lizing because of several
apparent similarities in the response of both C. elegans and rats and mice--a
step closer to humans--to low-calorie diets.
As with C. elegans, when rats and mice are fed low calorie diets they live
longer than normal, and the first response they have on the molecular level is a
drop in insulin levels. The equivalent of the daf-2 gene in humans produces the
cell receptor for insulin and insulin-like growth factor (IGF), which plays a
role in regulating food metabolism. And, just as in C. elegans, the human
insulin receptor acts in signaling cells, amongst other places, prompting second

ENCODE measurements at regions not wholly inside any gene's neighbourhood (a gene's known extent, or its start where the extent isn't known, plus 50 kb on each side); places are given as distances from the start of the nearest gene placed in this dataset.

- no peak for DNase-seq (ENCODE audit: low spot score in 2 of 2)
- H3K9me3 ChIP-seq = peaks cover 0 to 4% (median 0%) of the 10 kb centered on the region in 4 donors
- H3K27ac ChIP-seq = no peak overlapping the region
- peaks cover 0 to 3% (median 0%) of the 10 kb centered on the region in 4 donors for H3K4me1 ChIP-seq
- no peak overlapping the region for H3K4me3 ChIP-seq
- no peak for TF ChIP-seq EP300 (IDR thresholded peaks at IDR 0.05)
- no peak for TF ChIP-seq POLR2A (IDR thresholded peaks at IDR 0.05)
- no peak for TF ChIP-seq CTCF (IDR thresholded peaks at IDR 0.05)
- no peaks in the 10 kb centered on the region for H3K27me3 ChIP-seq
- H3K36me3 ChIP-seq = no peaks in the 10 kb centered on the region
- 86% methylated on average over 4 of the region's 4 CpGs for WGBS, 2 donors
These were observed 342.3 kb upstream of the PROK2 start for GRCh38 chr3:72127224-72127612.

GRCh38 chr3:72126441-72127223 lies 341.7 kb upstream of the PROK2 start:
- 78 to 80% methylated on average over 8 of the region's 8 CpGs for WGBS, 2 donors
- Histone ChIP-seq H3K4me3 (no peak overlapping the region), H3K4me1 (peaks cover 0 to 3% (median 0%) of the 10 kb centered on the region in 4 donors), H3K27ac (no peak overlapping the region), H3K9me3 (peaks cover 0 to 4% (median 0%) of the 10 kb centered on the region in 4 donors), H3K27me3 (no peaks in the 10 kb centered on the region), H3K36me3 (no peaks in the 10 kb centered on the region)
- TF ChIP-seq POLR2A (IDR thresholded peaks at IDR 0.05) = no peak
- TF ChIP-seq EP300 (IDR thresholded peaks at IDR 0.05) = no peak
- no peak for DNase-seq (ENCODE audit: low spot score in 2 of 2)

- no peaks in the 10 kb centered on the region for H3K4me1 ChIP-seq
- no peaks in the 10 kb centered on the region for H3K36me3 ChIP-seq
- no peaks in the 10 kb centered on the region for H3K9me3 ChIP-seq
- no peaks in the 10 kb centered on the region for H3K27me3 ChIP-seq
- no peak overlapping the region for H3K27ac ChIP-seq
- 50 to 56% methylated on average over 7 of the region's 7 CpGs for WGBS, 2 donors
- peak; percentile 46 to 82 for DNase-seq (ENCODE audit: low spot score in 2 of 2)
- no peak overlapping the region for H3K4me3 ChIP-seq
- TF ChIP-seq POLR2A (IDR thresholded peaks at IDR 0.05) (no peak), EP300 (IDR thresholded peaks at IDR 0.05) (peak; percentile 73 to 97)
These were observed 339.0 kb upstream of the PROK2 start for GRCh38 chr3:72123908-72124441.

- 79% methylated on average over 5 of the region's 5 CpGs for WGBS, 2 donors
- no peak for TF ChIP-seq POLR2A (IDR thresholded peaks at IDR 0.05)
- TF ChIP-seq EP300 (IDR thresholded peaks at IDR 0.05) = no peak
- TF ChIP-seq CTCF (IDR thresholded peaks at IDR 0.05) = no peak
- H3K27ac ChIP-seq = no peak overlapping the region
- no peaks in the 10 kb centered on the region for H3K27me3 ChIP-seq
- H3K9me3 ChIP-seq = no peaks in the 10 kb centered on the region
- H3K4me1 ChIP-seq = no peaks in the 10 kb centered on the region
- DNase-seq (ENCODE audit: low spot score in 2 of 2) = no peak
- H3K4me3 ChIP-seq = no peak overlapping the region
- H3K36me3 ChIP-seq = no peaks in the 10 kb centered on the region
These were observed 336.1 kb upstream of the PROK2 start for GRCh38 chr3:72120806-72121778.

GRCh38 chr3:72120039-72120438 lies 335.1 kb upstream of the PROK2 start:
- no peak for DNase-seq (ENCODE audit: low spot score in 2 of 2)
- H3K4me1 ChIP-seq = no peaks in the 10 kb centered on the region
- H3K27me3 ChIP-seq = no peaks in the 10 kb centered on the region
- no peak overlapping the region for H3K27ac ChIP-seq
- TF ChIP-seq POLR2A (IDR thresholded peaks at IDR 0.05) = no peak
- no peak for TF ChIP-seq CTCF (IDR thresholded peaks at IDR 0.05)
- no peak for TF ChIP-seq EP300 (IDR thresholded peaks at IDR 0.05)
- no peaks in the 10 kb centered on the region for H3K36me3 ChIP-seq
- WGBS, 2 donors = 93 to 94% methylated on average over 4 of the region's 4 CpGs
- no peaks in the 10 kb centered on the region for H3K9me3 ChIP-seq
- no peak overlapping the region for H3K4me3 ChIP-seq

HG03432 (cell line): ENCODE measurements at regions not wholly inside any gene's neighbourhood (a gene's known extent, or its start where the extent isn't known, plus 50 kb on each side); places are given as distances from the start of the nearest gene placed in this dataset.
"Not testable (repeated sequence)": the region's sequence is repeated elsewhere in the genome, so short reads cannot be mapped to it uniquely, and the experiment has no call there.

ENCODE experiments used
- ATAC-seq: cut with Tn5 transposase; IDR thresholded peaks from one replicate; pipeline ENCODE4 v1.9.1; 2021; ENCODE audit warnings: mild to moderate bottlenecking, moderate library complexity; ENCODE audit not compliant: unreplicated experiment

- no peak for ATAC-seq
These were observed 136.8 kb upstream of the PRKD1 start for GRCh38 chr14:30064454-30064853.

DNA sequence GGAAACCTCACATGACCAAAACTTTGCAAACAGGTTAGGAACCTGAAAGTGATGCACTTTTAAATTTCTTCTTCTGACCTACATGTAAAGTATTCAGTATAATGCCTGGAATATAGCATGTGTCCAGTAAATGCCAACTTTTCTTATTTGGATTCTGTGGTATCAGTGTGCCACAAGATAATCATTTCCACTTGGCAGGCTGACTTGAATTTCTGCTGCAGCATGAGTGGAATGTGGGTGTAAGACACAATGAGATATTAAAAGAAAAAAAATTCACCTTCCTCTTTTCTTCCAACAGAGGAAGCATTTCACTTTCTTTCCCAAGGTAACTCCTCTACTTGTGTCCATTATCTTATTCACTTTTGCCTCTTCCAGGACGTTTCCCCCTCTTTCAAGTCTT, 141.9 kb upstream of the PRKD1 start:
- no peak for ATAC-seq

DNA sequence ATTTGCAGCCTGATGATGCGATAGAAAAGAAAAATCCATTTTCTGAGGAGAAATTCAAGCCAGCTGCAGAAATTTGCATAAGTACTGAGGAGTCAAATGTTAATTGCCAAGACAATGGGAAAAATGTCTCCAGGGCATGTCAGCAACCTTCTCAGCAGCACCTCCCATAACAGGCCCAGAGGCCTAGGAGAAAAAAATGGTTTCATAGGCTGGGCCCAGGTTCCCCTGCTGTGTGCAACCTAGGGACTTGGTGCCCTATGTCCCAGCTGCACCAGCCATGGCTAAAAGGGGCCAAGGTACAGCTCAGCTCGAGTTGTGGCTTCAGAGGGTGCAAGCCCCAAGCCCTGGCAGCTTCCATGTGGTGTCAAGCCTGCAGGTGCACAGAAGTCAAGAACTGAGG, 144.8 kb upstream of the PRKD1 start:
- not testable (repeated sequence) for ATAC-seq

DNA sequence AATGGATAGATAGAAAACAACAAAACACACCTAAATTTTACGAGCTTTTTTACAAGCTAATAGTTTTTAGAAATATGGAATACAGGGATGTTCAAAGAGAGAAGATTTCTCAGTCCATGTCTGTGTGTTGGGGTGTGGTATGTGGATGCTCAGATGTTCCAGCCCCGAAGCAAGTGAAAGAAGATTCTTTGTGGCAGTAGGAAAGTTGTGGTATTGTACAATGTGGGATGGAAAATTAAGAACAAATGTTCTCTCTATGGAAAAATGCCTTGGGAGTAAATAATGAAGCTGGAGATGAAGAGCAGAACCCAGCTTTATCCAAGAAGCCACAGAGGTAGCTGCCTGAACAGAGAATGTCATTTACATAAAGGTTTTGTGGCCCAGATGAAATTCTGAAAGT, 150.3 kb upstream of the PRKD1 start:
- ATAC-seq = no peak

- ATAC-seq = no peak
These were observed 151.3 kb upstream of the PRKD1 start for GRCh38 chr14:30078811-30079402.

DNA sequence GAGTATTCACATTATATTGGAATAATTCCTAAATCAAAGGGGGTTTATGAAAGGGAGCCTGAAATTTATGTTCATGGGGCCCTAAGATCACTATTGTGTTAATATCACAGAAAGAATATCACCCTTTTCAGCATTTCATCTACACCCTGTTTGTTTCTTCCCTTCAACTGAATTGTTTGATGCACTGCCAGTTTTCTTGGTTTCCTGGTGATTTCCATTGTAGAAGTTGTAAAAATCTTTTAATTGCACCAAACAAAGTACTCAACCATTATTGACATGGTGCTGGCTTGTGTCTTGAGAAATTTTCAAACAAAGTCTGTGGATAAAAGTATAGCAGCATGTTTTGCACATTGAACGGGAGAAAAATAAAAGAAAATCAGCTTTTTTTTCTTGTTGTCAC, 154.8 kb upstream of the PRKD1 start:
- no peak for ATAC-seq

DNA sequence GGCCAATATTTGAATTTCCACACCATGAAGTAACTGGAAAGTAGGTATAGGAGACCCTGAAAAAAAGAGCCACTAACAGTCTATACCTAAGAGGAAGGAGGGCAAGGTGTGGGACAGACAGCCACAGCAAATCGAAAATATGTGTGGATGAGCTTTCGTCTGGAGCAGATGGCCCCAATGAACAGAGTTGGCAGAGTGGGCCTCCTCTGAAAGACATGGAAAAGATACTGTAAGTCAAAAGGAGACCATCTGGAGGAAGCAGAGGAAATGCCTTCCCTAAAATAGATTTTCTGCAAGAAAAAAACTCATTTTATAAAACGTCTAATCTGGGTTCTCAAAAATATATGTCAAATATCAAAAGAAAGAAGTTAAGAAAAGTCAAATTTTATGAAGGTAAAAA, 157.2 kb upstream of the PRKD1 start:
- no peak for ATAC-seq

signals that then effect the behavior of other cells.
"It may be that the signaling cascade prompted by daf-2 in certain cells occurs
in a similar way in the insulin/IGF family of receptors in mammals in response
to caloric restriction," said Kenyon.
If this is the case, she said, it may be that the hormone signaling pathway in
C. elegans hints at a similar process regulating aging in humans. "It may be
that one portion of this pathway is involved in the control of aging, so the
challenge is to figure out which portion that is."
The UCSF research was funded by a grant from the National Institute of Aging.
Page: 1 2 3 Related biology news :1
Contact: Jennifer O'Brien
University of California - San Francisco
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